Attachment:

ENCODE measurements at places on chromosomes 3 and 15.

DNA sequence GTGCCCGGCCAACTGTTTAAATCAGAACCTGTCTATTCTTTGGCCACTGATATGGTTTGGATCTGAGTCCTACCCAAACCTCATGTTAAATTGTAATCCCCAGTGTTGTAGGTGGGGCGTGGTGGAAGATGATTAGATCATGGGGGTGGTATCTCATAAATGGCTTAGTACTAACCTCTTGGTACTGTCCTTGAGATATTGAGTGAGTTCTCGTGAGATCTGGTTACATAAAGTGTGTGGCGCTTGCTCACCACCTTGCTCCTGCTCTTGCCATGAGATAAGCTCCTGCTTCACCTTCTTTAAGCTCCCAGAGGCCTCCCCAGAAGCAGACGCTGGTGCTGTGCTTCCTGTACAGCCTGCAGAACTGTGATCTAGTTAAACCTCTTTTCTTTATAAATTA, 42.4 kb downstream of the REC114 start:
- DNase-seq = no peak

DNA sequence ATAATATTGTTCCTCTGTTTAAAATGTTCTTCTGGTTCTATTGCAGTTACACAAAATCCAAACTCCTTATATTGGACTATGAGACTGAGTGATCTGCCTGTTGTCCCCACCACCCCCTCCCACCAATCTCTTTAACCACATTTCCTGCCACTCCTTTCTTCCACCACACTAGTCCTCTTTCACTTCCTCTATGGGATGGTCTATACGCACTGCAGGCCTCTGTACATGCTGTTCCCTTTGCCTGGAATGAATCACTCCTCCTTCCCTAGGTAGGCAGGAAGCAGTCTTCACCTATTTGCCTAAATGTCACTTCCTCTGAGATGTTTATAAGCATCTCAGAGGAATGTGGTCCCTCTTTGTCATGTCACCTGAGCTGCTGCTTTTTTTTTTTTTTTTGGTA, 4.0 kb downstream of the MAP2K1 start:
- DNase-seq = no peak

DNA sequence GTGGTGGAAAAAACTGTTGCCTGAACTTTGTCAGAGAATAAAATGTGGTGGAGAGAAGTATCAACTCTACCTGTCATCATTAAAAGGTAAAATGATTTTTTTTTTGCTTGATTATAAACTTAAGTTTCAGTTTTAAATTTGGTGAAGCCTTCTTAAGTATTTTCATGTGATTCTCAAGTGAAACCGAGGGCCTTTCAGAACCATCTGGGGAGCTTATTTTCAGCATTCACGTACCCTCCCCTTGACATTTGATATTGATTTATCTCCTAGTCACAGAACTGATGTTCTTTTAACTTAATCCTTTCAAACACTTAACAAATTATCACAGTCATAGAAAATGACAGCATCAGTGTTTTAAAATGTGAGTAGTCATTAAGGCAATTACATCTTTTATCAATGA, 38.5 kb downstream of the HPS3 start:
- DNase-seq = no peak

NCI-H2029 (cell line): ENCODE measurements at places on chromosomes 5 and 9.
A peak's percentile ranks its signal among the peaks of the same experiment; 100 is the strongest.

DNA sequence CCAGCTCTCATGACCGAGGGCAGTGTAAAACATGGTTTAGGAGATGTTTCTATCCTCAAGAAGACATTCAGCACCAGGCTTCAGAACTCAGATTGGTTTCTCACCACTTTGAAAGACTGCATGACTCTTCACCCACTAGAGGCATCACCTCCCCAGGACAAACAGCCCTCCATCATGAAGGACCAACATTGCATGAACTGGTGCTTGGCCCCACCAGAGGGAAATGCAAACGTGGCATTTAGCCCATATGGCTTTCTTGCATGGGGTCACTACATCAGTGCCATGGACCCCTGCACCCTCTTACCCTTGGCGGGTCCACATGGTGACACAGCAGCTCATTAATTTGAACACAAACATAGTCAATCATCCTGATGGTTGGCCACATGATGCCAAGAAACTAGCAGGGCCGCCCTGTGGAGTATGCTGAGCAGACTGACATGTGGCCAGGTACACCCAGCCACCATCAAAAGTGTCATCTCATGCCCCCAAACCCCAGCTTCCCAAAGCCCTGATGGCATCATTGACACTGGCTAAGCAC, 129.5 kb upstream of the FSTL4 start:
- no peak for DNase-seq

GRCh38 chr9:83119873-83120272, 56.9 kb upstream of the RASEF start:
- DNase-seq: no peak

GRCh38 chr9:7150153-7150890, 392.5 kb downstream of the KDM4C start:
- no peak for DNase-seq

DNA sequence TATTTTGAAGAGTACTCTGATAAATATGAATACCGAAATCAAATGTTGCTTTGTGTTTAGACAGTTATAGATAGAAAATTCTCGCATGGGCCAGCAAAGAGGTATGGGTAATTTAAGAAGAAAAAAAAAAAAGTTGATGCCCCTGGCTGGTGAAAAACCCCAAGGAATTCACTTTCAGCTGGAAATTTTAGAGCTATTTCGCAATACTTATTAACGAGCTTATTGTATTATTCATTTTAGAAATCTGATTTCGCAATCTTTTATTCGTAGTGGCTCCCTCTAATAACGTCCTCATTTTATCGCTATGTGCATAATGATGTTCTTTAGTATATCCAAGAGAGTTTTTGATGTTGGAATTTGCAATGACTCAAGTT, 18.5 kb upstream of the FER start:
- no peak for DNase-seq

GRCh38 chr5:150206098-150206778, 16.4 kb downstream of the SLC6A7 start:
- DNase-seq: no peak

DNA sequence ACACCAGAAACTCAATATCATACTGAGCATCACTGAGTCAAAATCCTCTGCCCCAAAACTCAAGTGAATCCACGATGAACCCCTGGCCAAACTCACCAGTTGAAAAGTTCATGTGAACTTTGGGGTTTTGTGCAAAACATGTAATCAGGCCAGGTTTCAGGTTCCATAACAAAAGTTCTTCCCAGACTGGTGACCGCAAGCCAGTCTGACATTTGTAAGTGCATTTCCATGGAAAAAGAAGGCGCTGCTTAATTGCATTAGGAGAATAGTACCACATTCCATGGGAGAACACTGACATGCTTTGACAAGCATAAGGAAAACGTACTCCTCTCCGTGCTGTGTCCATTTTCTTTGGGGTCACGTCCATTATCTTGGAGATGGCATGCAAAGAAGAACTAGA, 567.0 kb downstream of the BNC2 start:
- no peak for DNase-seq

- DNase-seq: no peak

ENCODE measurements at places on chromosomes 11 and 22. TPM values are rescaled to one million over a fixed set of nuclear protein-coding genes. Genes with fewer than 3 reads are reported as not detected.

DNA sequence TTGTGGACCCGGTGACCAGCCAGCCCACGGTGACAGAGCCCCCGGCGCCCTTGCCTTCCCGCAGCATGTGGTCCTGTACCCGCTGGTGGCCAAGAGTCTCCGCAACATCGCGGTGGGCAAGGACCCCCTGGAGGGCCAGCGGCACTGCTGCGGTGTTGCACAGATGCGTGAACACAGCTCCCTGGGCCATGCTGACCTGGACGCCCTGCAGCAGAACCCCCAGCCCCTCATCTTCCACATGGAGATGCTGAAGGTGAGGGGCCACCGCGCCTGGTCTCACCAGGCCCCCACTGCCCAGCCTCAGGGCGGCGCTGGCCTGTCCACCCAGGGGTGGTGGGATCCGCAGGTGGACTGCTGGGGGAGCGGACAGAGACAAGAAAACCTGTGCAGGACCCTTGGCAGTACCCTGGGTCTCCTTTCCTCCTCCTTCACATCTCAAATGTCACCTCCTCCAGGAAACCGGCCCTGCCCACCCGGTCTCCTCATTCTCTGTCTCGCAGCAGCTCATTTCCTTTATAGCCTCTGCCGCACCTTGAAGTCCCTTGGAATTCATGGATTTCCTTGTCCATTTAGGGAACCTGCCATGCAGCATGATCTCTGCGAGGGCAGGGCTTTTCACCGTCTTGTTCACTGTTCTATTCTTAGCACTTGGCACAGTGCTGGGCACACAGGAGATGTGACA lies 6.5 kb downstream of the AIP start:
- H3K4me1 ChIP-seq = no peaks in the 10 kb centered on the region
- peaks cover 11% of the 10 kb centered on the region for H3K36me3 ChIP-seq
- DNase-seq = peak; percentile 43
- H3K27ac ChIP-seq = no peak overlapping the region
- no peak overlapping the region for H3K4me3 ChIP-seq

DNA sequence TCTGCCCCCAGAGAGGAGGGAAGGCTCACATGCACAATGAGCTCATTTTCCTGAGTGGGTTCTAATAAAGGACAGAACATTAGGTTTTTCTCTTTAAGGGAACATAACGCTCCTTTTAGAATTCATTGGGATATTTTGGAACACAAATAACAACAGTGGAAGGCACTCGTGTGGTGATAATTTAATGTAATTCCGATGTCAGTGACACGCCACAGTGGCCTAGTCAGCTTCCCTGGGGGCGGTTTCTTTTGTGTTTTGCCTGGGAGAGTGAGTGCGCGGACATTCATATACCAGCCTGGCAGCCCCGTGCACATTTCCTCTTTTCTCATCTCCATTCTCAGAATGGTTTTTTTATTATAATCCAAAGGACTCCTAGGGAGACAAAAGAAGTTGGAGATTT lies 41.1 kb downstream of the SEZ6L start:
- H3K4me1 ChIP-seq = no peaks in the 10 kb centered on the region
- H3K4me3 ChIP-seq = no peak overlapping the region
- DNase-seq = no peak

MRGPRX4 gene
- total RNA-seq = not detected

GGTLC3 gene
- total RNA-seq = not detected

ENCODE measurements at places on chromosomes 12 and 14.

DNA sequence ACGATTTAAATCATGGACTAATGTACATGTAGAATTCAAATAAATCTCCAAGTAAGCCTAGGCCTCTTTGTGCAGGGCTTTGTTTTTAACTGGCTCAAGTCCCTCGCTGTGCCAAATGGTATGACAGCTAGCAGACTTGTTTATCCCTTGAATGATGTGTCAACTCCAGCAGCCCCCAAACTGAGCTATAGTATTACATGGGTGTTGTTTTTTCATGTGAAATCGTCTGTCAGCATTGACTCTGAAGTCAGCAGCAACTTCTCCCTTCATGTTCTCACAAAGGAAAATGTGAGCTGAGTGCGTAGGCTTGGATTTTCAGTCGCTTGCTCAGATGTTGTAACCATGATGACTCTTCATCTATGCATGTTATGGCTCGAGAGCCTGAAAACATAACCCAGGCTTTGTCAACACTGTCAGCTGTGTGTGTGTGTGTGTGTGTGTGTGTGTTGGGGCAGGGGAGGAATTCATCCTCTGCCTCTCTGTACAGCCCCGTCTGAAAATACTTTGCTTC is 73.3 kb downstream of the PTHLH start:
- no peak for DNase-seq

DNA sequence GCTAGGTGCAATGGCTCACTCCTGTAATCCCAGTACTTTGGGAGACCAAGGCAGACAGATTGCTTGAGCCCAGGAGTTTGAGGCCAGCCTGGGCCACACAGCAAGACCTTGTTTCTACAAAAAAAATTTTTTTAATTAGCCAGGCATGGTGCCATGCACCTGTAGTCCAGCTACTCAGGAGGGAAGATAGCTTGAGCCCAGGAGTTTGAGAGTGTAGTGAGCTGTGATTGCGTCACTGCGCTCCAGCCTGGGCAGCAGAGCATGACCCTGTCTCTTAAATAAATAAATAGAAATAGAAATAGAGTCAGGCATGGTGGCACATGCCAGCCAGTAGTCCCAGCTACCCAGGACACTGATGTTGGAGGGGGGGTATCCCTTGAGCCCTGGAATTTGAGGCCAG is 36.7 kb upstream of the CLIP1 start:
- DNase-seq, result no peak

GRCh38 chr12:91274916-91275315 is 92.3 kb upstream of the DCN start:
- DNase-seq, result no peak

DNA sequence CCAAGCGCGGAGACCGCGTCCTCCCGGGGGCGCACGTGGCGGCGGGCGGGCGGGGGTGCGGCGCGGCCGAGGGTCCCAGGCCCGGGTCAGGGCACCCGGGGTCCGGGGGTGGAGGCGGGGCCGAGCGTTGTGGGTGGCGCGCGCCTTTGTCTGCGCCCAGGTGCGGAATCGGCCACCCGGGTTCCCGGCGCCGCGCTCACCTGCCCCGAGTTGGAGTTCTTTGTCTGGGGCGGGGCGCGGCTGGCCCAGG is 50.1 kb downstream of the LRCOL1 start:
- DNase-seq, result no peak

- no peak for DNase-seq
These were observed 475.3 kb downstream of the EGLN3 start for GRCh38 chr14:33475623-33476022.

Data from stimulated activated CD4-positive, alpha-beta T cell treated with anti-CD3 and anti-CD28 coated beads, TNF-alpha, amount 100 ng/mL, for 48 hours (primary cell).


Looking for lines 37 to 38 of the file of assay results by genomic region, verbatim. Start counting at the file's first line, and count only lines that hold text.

- total RNA-seq = not detected

ENCODE measurements at places on chromosomes 12 and 14.